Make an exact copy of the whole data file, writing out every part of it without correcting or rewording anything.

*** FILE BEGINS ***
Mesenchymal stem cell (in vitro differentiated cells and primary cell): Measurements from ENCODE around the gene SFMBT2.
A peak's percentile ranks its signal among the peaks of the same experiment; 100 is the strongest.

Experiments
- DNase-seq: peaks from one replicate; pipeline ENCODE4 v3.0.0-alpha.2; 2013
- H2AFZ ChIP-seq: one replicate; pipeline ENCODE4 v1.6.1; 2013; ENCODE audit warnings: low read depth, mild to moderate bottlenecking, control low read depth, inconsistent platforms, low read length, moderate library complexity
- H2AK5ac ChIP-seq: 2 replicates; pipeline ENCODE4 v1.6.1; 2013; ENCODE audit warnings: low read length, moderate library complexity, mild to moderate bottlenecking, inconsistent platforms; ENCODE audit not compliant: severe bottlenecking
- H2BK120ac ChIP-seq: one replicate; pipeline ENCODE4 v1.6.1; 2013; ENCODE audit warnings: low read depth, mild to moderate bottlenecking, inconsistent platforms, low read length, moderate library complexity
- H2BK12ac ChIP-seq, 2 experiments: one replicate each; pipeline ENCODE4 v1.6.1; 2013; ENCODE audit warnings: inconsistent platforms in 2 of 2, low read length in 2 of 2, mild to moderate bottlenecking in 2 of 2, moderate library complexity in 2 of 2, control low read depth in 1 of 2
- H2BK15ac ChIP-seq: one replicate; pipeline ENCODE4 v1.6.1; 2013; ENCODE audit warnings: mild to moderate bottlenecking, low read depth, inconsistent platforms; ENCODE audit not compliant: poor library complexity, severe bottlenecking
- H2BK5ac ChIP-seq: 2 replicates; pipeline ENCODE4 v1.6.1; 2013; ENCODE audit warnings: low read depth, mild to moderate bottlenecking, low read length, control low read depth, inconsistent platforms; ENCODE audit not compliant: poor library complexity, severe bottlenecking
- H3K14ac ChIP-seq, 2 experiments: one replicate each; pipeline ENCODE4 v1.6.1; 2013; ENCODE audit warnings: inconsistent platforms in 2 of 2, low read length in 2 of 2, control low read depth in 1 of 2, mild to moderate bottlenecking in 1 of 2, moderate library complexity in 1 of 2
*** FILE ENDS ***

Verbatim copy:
Mesenchymal stem cell (in vitro differentiated cells and primary cell): Measurements from ENCODE around the gene SFMBT2.
A peak's percentile ranks its signal among the peaks of the same experiment; 100 is the strongest.

Experiments
- DNase-seq: peaks from one replicate; pipeline ENCODE4 v3.0.0-alpha.2; 2013
- H2AFZ ChIP-seq: one replicate; pipeline ENCODE4 v1.6.1; 2013; ENCODE audit warnings: low read depth, mild to moderate bottlenecking, control low read depth, inconsistent platforms, low read length, moderate library complexity
- H2AK5ac ChIP-seq: 2 replicates; pipeline ENCODE4 v1.6.1; 2013; ENCODE audit warnings: low read length, moderate library complexity, mild to moderate bottlenecking, inconsistent platforms; ENCODE audit not compliant: severe bottlenecking
- H2BK120ac ChIP-seq: one replicate; pipeline ENCODE4 v1.6.1; 2013; ENCODE audit warnings: low read depth, mild to moderate bottlenecking, inconsistent platforms, low read length, moderate library complexity
- H2BK12ac ChIP-seq, 2 experiments: one replicate each; pipeline ENCODE4 v1.6.1; 2013; ENCODE audit warnings: inconsistent platforms in 2 of 2, low read length in 2 of 2, mild to moderate bottlenecking in 2 of 2, moderate library complexity in 2 of 2, control low read depth in 1 of 2
- H2BK15ac ChIP-seq: one replicate; pipeline ENCODE4 v1.6.1; 2013; ENCODE audit warnings: mild to moderate bottlenecking, low read depth, inconsistent platforms; ENCODE audit not compliant: poor library complexity, severe bottlenecking
- H2BK5ac ChIP-seq: 2 replicates; pipeline ENCODE4 v1.6.1; 2013; ENCODE audit warnings: low read depth, mild to moderate bottlenecking, low read length, control low read depth, inconsistent platforms; ENCODE audit not compliant: poor library complexity, severe bottlenecking
- H3K14ac ChIP-seq, 2 experiments: one replicate each; pipeline ENCODE4 v1.6.1; 2013; ENCODE audit warnings: inconsistent platforms in 2 of 2, low read length in 2 of 2, control low read depth in 1 of 2, mild to moderate bottlenecking in 1 of 2, moderate library complexity in 1 of 2